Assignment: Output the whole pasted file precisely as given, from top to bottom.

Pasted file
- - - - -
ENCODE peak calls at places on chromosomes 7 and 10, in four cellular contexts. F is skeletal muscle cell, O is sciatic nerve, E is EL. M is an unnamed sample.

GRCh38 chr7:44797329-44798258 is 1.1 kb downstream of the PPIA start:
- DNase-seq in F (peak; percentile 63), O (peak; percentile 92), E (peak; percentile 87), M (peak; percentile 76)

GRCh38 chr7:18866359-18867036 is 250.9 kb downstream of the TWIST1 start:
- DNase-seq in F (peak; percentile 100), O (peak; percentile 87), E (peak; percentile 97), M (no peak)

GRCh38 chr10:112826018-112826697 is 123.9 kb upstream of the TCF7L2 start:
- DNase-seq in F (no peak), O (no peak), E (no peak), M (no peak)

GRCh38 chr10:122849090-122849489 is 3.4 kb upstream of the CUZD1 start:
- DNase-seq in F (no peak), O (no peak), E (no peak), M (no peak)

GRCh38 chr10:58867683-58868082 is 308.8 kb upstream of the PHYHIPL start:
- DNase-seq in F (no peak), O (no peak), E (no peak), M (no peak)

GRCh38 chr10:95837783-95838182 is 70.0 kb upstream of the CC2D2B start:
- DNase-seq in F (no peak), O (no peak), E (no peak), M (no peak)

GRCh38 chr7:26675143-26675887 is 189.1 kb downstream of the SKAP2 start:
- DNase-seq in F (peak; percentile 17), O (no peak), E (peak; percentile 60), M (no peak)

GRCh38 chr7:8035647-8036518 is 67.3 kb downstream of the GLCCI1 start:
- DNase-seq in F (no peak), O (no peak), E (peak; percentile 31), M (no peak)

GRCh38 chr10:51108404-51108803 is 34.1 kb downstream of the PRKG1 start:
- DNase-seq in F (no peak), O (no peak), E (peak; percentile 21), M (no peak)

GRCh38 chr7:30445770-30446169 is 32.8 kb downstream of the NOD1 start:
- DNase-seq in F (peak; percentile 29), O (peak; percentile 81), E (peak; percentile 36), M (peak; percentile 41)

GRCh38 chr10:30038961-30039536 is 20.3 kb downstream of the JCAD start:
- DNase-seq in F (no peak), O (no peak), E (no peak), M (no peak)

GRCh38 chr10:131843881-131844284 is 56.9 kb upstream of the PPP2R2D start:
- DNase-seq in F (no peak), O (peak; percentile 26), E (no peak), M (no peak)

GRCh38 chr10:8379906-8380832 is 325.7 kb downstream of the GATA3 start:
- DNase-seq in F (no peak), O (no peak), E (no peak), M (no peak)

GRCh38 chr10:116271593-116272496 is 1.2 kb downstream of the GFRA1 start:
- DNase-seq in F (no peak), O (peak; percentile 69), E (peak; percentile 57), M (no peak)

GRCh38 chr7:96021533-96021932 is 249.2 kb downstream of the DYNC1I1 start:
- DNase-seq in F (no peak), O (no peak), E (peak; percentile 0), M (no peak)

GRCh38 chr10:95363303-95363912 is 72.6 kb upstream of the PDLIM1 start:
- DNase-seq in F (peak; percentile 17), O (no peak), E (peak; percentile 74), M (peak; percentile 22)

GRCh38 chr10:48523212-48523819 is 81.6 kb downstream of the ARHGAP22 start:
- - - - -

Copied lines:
ENCODE peak calls at places on chromosomes 7 and 10, in four cellular contexts. F is skeletal muscle cell, O is sciatic nerve, E is EL. M is an unnamed sample.

GRCh38 chr7:44797329-44798258 is 1.1 kb downstream of the PPIA start:
- DNase-seq in F (peak; percentile 63), O (peak; percentile 92), E (peak; percentile 87), M (peak; percentile 76)

GRCh38 chr7:18866359-18867036 is 250.9 kb downstream of the TWIST1 start:
- DNase-seq in F (peak; percentile 100), O (peak; percentile 87), E (peak; percentile 97), M (no peak)

GRCh38 chr10:112826018-112826697 is 123.9 kb upstream of the TCF7L2 start:
- DNase-seq in F (no peak), O (no peak), E (no peak), M (no peak)

GRCh38 chr10:122849090-122849489 is 3.4 kb upstream of the CUZD1 start:
- DNase-seq in F (no peak), O (no peak), E (no peak), M (no peak)

GRCh38 chr10:58867683-58868082 is 308.8 kb upstream of the PHYHIPL start:
- DNase-seq in F (no peak), O (no peak), E (no peak), M (no peak)

GRCh38 chr10:95837783-95838182 is 70.0 kb upstream of the CC2D2B start:
- DNase-seq in F (no peak), O (no peak), E (no peak), M (no peak)

GRCh38 chr7:26675143-26675887 is 189.1 kb downstream of the SKAP2 start:
- DNase-seq in F (peak; percentile 17), O (no peak), E (peak; percentile 60), M (no peak)

GRCh38 chr7:8035647-8036518 is 67.3 kb downstream of the GLCCI1 start:
- DNase-seq in F (no peak), O (no peak), E (peak; percentile 31), M (no peak)

GRCh38 chr10:51108404-51108803 is 34.1 kb downstream of the PRKG1 start:
- DNase-seq in F (no peak), O (no peak), E (peak; percentile 21), M (no peak)

GRCh38 chr7:30445770-30446169 is 32.8 kb downstream of the NOD1 start:
- DNase-seq in F (peak; percentile 29), O (peak; percentile 81), E (peak; percentile 36), M (peak; percentile 41)

GRCh38 chr10:30038961-30039536 is 20.3 kb downstream of the JCAD start:
- DNase-seq in F (no peak), O (no peak), E (no peak), M (no peak)

GRCh38 chr10:131843881-131844284 is 56.9 kb upstream of the PPP2R2D start:
- DNase-seq in F (no peak), O (peak; percentile 26), E (no peak), M (no peak)

GRCh38 chr10:8379906-8380832 is 325.7 kb downstream of the GATA3 start:
- DNase-seq in F (no peak), O (no peak), E (no peak), M (no peak)

GRCh38 chr10:116271593-116272496 is 1.2 kb downstream of the GFRA1 start:
- DNase-seq in F (no peak), O (peak; percentile 69), E (peak; percentile 57), M (no peak)

GRCh38 chr7:96021533-96021932 is 249.2 kb downstream of the DYNC1I1 start:
- DNase-seq in F (no peak), O (no peak), E (peak; percentile 0), M (no peak)

GRCh38 chr10:95363303-95363912 is 72.6 kb upstream of the PDLIM1 start:
- DNase-seq in F (peak; percentile 17), O (no peak), E (peak; percentile 74), M (peak; percentile 22)

GRCh38 chr10:48523212-48523819 is 81.6 kb downstream of the ARHGAP22 start: